SNOAA28 March   2019 TMP117


  1. 1TI Tech Note

TI Tech Note

A heat meter is a device which measures thermal energy by measuring the flow rate and the change of temperature between the inlet and outlet of the system. These devices are very commonly found in both industrial plants to measure boiler outputs and in residential heating and cooling systems to measure the heat delivery.

Since the measurement of thermal energy requires both flow rate and temperature, it is imperative that they be measured accurately. Accuracy is important because an inaccurate measurement can result in under billing or over billing.

To avoid measurement errors, a resistance temperature detector (RTD) is commonly used. An RTD is a passive component whose resistance changes with temperature. RTDs are made using metals—such as platinum, copper, or nickel—and support a wide temperature range (approximately –200°C to +850°C). The accuracy of a Platinum RTD is defined by its class. The IEC/EN60751 standard defines four RTD classes—Class C, B, A, and AA—where Class C is the least accurate and Class AA is the most accurate. The lower accuracy classes will have a larger temperature range. For example, a Class C thin-film RTD covers the temperature range of –50°C to +600°C, while a Class AA thin-film RTD covers the temperature range of 0°C to +150°C.

Most RTD applications use a current source to excite the RTD element and create a voltage difference across the RTD, as shown in Figure 1. This voltage is proportional to the resistance of the RTD and the excitation current. The voltage potential is amplified, converted to a digital output by an ADC, and then fed into an MCU where a lookup table is used to convert the digital output to temperature.

TMP117 RTD.pngFigure 1. Basic RTD Circuit



RTDs in Heat Meters

Solid-state heat meters are gaining popularity in heat energy billing for residential and industrial users. These meters come with both flow measurement on either the inlet or outlet pipe and a pair of matched RTD temperature probes on both inlet and outlet pipes. Figure 2 shows a block diagram of a heat meter system using RTDs.

TMP117 RTD_Heat Meter2.pngFigure 2. Fluid Temperature Measurement With RTD

Low-power and high-accuracy RTDs in heat meters are desired because heat meters are standalone, battery-powered systems in most residential units. The system’s ability to quickly wake from power-off mode, sample the RTD temperature, and return to power-off mode extends battery life and minimized energy consumption.

However, these system require that the RTDs are well-matched and have matched traces to read the differential measurement correctly. At the same time, the system cost and complexity requires careful design consideration and costly calibration. High-accuracy digital temperature sensors like the TMP117 can provide a cost-optimized, yet equally accurate replacement for RTDs.

Replacing RTD With TMP117 Digital Temp Sensors

The TMP117 is a digital temperature sensor designed for low-power, high-accuracy applications. The device provides a 16-bit temperature result with a resolution of 0.0078°C, along with a typical factory-calibrated accuracy of ±0.1°C across –20°C to +50°C with a maximum accuracy specification of ±0.3°C over the temperature range of –55°C to +150°C, which exceeds the accuracy of a Class AA RTD in the same range.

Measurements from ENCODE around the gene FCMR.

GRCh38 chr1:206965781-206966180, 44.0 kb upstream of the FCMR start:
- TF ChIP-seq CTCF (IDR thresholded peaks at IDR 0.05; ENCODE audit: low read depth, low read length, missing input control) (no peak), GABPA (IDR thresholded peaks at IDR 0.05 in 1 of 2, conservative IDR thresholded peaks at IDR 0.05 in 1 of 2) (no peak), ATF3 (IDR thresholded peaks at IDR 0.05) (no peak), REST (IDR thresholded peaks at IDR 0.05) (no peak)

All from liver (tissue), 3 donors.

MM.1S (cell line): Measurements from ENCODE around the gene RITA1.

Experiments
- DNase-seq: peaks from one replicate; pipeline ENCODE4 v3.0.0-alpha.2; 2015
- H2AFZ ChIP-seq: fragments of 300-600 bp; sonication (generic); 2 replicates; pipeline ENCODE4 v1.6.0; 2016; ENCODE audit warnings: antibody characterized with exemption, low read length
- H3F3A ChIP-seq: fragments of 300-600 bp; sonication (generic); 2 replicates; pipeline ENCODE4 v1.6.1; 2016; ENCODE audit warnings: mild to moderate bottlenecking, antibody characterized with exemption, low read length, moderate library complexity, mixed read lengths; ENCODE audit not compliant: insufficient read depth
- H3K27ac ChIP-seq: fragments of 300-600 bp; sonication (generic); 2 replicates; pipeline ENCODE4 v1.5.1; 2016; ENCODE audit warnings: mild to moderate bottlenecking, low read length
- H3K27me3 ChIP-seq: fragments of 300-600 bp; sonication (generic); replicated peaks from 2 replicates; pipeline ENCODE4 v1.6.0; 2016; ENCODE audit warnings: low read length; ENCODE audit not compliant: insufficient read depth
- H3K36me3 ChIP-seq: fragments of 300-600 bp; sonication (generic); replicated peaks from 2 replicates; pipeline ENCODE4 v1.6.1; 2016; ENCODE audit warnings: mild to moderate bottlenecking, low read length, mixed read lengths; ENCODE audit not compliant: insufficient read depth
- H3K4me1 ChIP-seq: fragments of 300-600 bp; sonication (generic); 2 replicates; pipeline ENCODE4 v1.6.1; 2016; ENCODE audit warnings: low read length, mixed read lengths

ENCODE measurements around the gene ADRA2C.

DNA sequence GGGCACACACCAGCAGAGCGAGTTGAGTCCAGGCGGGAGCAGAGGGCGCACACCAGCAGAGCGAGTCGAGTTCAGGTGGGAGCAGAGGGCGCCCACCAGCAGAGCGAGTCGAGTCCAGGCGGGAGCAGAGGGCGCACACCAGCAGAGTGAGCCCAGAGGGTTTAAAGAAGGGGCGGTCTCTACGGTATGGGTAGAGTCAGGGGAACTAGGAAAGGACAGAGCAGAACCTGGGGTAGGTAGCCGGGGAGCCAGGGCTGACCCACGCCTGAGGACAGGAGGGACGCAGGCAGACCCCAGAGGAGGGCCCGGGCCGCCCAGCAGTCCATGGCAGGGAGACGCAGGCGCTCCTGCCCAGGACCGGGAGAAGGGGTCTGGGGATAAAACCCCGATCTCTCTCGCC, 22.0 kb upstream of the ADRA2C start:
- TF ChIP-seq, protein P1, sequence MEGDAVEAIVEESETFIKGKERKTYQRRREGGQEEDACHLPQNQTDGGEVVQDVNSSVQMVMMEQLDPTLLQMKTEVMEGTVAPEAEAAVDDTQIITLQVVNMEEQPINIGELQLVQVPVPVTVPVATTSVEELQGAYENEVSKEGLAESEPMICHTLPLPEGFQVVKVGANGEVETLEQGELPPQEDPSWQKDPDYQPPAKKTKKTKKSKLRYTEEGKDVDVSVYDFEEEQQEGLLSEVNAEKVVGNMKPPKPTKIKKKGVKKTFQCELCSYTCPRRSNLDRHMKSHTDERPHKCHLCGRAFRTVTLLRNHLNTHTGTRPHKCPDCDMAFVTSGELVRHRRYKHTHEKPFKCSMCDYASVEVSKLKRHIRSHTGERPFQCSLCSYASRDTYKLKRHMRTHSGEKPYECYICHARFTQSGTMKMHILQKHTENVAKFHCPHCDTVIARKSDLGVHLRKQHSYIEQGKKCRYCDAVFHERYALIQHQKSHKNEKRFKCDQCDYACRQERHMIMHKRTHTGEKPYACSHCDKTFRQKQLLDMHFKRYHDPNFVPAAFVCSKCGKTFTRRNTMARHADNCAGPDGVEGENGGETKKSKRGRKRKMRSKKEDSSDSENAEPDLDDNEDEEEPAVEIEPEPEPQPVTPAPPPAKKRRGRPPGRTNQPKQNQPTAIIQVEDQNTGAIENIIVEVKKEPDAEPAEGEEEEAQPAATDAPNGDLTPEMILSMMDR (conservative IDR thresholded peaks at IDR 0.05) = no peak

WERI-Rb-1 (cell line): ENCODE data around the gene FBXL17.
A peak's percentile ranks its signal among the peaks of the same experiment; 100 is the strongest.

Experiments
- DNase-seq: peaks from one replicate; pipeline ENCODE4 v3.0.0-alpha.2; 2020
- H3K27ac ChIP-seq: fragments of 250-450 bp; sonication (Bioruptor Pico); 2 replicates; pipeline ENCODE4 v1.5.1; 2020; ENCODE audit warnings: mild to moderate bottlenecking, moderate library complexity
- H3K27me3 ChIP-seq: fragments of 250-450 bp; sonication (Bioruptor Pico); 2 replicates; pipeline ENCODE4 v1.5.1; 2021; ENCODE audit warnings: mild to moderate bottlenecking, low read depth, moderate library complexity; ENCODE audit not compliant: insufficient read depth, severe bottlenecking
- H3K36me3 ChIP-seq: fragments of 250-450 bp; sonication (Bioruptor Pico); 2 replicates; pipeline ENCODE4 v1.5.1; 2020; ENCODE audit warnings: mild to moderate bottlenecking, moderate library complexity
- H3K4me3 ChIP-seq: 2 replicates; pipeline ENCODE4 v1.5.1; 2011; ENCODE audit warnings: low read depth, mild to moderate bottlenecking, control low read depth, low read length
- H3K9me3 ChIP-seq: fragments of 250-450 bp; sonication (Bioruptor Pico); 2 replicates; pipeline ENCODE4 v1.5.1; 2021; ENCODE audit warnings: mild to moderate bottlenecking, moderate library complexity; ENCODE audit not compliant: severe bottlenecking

Figure 3 illustrates the accuracy specification of the TMP117 vs an RTD. The graph clearly shows that accuracy specification for the TMP117 can easily outperform that of a Class AA RTD.

TMP117 Accuracy_vs_temp_FP-alternate.gifFigure 3. TMP117 vs. RTD Class-AA Accuracy

The TMP117 features a shutdown mode where the device aborts the active running conversion and enters a low-power shutdown mode where it typically consumes 250 nA of current. It can perform quick, 15.5-ms temperature conversions using the one-shot conversion mode an active current as low as 3.5 μA for a duty cycle of 1 Hz. After completing a one-shot conversion, the device returns to low-power shutdown mode.

Also, the device features an offset register that automatically applies a user-defined offset to the measurement results prior to an MCU read. As the TMP117 provides additional simplicity over an RTD, it eliminates the need for costly calibration, external circuitry, matched traces, and Kelvin connections easing the system designers task for accurate measurement.

Finally the TMP117 features a fast mode (400 kHz) I2C communication. These specs make the TMP117 excellent for low-power consumption requirements, as well as quick power on-off cycling necessary in Heat Meter systems.

The TMP117, with a comparable accuracy as the Class AA thin-film RTD while consuming only a fraction of the power required for temperature measurement, is designed for a variety Heat Meter applications.

Figure 4 shows the same block diagram of Heat Meter system using the TMP117 to replace the RTDs. By using the TMP117 instead of an RTD, designers can simplify both their software and system architecture to save time, board space, and costs.

TMP117 TMP117_Heat Meter.pngFigure 4. Fluid Temperature Measurement With TMP117

Overall, the high-accuracy TMP117 temperature sensor with digital interface, fast conversion, and extremely low-power shutdown mode eliminates the need for multiple narrow-tolerance discrete components and integrated devices, which can save PCB space, complexity, and cost in Heat Meters.